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Tamron Hall On Journalism, Missing White Woman Syndrome, and Who Gets to Be The Girl Next Door


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Tamron Hall is an Emmy-Award-winning talk show host who is also an advocate for domestic violence awareness. She brings all this impressive experience to her debut psychological thriller, As the Wicked Watch (now in paperback from William Morrow), the story of a crime reporter who becomes consumed with her need to bring attention to the murder of a Black teenage girl, the kind of victim who never gets their fair due in the news. As the Wicked Watch eviscerates the news industry as the home of Missing White Woman Syndrome, and combines a driving narrative with a fierce main character for a novel that will keep you turning pages well into the night. Thanks to Tamron Hall for letting me ask a few questions about the new book and her experiences in journalism.

Molly Odintz: How did you incorporate your own experiences in media into the book?

Tamron Hall: Jordan is very much inspired by my life as a journalist. 25 plus years of reporting and anchoring gave me perspective. That said, Jordan is her own being and, in some ways, she is a piece of so many woman I’ve worked alongside in newsrooms from Philadelphia, Texas, Chicago, and New York.

MO: As the Wicked Watch draws attention to the way Black girls’ disappearances and murders are underreported on; what did you want readers to think about when it comes to “missing white woman” syndrome and who mainstream media leaves behind?

TH: I could never have imagined As The Wicked Watch would be released just as we were having the national conversation again of who gets to be the headline. The book launched just as the nation was captivated by the disappearance of Gabby Petito. But what we learned after so many black parents and family members spoke up was, yet again, missing people of color were invisible to those writing and reporting the news. This is explored in the book inspired by my own newsroom experiences over the years. I want the readers to see and hear in this story the real pain I witnessed talking with parents who wondered aloud to me, “Does anyone care?”

MO: As The Wicked Watch challenges the typical notion of the “girl next door.” What does “girl next door” mean to you?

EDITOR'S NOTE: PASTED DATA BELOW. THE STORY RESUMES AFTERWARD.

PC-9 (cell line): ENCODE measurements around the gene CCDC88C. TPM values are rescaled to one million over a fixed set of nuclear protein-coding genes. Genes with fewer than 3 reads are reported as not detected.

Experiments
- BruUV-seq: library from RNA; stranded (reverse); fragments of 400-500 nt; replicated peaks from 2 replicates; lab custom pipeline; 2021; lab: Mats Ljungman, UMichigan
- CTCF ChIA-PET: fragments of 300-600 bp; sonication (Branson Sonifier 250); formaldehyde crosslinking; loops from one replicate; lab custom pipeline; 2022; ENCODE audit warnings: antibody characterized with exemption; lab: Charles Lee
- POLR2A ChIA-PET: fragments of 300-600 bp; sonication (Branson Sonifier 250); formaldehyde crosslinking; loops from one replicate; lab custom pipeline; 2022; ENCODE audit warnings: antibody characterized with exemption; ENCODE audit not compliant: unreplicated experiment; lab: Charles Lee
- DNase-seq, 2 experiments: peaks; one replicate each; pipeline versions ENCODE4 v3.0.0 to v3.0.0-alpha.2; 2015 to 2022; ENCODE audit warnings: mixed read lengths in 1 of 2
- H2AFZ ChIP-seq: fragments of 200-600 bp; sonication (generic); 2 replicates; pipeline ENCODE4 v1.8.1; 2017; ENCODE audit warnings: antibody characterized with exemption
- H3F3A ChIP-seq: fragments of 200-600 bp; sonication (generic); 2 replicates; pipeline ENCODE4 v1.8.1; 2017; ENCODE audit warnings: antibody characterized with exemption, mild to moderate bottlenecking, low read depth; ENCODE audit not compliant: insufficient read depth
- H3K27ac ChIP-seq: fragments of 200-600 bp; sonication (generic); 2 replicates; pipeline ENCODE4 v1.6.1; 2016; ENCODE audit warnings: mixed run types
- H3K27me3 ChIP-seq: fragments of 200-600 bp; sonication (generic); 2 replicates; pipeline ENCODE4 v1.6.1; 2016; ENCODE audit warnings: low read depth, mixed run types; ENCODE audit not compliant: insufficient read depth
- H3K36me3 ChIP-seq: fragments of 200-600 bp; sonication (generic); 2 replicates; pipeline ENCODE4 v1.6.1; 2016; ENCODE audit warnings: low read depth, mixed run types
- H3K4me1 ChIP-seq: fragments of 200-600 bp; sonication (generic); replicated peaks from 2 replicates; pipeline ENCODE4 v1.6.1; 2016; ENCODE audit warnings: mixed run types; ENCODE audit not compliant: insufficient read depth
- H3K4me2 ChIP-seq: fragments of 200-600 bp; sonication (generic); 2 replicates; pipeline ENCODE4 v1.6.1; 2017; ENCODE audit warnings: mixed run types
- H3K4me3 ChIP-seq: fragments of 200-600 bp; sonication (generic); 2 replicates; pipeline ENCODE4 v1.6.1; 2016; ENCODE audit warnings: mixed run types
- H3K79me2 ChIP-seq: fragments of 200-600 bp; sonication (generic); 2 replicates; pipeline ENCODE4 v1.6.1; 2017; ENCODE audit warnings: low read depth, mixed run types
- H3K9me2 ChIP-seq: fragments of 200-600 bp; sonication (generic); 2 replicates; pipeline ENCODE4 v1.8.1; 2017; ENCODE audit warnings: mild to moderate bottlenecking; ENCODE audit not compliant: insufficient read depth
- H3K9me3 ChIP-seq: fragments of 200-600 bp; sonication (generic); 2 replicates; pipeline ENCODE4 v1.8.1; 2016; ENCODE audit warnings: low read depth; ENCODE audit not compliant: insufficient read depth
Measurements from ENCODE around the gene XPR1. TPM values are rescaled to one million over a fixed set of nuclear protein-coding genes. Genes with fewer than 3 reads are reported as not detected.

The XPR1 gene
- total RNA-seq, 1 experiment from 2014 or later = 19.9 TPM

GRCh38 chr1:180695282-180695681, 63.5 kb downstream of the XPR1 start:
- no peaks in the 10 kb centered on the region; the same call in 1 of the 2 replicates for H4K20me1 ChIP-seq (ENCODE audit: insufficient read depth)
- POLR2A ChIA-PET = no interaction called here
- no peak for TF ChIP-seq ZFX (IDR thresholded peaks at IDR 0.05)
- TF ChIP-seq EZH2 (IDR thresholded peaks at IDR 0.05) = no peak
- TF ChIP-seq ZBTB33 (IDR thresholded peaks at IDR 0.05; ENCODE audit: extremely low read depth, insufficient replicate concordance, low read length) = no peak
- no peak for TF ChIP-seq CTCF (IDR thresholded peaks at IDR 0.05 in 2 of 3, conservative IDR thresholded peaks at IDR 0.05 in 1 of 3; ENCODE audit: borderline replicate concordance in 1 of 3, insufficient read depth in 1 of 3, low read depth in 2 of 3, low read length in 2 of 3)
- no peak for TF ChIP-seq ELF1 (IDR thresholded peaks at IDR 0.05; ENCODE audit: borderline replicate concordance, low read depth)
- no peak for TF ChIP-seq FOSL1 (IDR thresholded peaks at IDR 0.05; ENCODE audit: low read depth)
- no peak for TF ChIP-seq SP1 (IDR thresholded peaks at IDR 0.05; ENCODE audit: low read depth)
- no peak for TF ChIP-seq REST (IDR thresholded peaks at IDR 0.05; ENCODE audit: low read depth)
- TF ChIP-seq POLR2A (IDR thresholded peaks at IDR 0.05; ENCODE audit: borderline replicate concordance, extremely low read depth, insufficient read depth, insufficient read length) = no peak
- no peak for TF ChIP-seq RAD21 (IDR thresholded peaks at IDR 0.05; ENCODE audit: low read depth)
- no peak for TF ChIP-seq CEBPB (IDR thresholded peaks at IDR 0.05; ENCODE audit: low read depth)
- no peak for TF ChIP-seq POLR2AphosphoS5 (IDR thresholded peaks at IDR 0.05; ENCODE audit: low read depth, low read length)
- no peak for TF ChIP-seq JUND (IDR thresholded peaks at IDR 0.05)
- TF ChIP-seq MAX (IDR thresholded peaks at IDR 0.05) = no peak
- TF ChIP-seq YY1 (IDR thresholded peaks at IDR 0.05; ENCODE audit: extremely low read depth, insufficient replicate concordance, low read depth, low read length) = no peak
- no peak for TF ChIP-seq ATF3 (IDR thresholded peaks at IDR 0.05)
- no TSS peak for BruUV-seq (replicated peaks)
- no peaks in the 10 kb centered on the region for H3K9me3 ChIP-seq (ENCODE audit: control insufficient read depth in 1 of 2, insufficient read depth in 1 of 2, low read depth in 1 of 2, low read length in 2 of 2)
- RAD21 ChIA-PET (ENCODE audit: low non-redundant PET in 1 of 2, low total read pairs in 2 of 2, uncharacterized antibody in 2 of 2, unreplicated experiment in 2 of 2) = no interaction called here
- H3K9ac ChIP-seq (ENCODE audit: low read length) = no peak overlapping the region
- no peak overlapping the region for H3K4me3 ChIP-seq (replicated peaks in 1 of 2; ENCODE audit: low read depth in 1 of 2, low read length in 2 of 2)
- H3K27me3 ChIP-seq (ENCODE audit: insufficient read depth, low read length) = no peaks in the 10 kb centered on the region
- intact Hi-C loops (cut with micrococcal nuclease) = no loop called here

TH: The phrase “girl next door” was always triggering for me. As a young woman, I was always led to believe that was a white blonde woman. The fresh faced “Noxzema” ads never looked like girls next door to me. Nor did they look like me. In the context of the story, it explains why the media and the public are often lured into caring more about a certain type of girl when she goes missing. It should go without saying no matter what the girl looks like: she lives next door to someone, she is part of a community.

MO: The structure of a reporter story is great for fair play mysteries, as we follow along with the investigation and learn the same details as the journalist along the way. What is your writing advice for those who want to write a novel featuring a journalist? How did crafting a crime novel resemble or differ from the actual work of digging into a story as a reporter?

TH: This was all so new for me. Writing a news story is so different from a novel. I found myself far out of my comfort zone. I would suggest remembering journalists are people. The notion that anyone walks away from the harsh reality of covering crime, for example, unfazed is unrealistic. When writing a novel about a journalist, I would go back to the “girl next door’. A journalist may not live next door to you, but they just like you live in this world and creating a character begins with seeing not what they do, but how does it impact their view and decision.

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Michael Neff
Algonkian Producer
New York Pitch Director
Author, Development Exec, Editor

We are the makers of novels, and we are the dreamers of dreams.

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